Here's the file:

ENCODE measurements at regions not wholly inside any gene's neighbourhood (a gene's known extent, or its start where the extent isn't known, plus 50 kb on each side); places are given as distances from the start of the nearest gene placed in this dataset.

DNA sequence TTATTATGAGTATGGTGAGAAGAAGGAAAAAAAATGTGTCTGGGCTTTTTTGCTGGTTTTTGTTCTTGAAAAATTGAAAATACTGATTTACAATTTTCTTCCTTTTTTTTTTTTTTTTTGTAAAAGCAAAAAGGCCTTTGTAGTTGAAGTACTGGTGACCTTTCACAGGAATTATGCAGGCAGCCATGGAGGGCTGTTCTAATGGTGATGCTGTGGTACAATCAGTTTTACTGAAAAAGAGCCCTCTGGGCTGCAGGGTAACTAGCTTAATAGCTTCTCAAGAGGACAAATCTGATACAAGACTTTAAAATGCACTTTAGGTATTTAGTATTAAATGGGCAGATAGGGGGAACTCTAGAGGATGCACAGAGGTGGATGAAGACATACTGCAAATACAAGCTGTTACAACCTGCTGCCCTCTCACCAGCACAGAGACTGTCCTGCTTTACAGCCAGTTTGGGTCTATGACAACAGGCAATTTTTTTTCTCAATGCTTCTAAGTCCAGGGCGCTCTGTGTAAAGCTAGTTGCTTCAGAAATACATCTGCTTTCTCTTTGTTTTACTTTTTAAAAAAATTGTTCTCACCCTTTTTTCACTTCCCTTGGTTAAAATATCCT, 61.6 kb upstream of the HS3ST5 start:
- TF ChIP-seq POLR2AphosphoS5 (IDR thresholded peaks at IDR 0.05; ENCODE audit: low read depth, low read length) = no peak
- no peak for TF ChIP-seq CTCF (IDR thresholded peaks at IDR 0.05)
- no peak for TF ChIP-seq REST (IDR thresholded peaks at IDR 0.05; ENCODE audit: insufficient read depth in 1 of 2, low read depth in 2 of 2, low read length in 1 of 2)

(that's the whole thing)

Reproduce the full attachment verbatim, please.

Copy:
ENCODE measurements at regions not wholly inside any gene's neighbourhood (a gene's known extent, or its start where the extent isn't known, plus 50 kb on each side); places are given as distances from the start of the nearest gene placed in this dataset.

DNA sequence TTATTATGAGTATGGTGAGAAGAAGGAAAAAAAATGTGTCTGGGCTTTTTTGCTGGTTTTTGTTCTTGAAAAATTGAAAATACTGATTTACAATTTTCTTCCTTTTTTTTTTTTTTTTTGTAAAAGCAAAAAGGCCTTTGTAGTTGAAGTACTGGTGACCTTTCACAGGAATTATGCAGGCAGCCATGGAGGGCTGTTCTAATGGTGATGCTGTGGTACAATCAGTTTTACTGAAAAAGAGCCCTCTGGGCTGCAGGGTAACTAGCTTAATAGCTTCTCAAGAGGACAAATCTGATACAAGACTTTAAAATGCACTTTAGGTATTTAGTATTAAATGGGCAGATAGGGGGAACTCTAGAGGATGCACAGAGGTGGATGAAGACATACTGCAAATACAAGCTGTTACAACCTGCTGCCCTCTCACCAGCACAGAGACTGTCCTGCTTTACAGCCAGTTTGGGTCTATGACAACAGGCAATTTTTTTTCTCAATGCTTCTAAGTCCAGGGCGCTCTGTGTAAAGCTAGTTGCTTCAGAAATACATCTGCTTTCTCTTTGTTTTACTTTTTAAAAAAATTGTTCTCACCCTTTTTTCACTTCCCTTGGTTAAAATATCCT, 61.6 kb upstream of the HS3ST5 start:
- TF ChIP-seq POLR2AphosphoS5 (IDR thresholded peaks at IDR 0.05; ENCODE audit: low read depth, low read length) = no peak
- no peak for TF ChIP-seq CTCF (IDR thresholded peaks at IDR 0.05)
- no peak for TF ChIP-seq REST (IDR thresholded peaks at IDR 0.05; ENCODE audit: insufficient read depth in 1 of 2, low read depth in 2 of 2, low read length in 1 of 2)